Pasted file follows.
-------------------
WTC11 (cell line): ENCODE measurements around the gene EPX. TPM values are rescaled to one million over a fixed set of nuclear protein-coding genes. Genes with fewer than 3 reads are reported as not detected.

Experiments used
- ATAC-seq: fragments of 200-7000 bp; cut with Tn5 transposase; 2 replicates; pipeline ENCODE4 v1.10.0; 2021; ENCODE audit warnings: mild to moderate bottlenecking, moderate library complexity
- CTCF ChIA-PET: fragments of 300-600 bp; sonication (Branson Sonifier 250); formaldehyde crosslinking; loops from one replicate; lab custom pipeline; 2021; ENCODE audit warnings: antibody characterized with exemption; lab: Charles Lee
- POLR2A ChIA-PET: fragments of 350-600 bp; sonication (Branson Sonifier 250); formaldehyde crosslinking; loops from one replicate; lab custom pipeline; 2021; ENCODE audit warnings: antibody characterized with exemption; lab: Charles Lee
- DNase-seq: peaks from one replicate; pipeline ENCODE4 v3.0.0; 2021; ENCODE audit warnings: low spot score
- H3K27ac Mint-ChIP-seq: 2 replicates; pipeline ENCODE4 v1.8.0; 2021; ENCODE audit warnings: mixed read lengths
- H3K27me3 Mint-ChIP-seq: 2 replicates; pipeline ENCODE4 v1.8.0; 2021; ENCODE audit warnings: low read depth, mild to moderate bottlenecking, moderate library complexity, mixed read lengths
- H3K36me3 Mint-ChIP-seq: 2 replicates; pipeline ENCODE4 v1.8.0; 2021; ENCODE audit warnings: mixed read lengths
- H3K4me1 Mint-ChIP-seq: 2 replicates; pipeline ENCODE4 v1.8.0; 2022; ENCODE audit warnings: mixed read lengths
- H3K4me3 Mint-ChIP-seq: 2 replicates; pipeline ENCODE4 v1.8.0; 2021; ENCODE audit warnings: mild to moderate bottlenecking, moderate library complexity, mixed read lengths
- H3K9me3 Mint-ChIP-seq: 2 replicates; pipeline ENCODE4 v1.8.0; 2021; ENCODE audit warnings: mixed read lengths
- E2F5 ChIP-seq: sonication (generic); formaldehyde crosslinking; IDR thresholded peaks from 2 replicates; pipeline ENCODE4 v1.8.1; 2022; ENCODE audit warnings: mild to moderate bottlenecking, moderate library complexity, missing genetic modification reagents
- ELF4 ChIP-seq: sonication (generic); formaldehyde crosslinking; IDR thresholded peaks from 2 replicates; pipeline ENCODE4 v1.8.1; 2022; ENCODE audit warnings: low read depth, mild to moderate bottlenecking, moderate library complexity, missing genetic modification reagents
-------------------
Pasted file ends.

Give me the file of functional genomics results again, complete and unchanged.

WTC11 (cell line): ENCODE measurements around the gene EPX. TPM values are rescaled to one million over a fixed set of nuclear protein-coding genes. Genes with fewer than 3 reads are reported as not detected.

Experiments used
- ATAC-seq: fragments of 200-7000 bp; cut with Tn5 transposase; 2 replicates; pipeline ENCODE4 v1.10.0; 2021; ENCODE audit warnings: mild to moderate bottlenecking, moderate library complexity
- CTCF ChIA-PET: fragments of 300-600 bp; sonication (Branson Sonifier 250); formaldehyde crosslinking; loops from one replicate; lab custom pipeline; 2021; ENCODE audit warnings: antibody characterized with exemption; lab: Charles Lee
- POLR2A ChIA-PET: fragments of 350-600 bp; sonication (Branson Sonifier 250); formaldehyde crosslinking; loops from one replicate; lab custom pipeline; 2021; ENCODE audit warnings: antibody characterized with exemption; lab: Charles Lee
- DNase-seq: peaks from one replicate; pipeline ENCODE4 v3.0.0; 2021; ENCODE audit warnings: low spot score
- H3K27ac Mint-ChIP-seq: 2 replicates; pipeline ENCODE4 v1.8.0; 2021; ENCODE audit warnings: mixed read lengths
- H3K27me3 Mint-ChIP-seq: 2 replicates; pipeline ENCODE4 v1.8.0; 2021; ENCODE audit warnings: low read depth, mild to moderate bottlenecking, moderate library complexity, mixed read lengths
- H3K36me3 Mint-ChIP-seq: 2 replicates; pipeline ENCODE4 v1.8.0; 2021; ENCODE audit warnings: mixed read lengths
- H3K4me1 Mint-ChIP-seq: 2 replicates; pipeline ENCODE4 v1.8.0; 2022; ENCODE audit warnings: mixed read lengths
- H3K4me3 Mint-ChIP-seq: 2 replicates; pipeline ENCODE4 v1.8.0; 2021; ENCODE audit warnings: mild to moderate bottlenecking, moderate library complexity, mixed read lengths
- H3K9me3 Mint-ChIP-seq: 2 replicates; pipeline ENCODE4 v1.8.0; 2021; ENCODE audit warnings: mixed read lengths
- E2F5 ChIP-seq: sonication (generic); formaldehyde crosslinking; IDR thresholded peaks from 2 replicates; pipeline ENCODE4 v1.8.1; 2022; ENCODE audit warnings: mild to moderate bottlenecking, moderate library complexity, missing genetic modification reagents
- ELF4 ChIP-seq: sonication (generic); formaldehyde crosslinking; IDR thresholded peaks from 2 replicates; pipeline ENCODE4 v1.8.1; 2022; ENCODE audit warnings: low read depth, mild to moderate bottlenecking, moderate library complexity, missing genetic modification reagents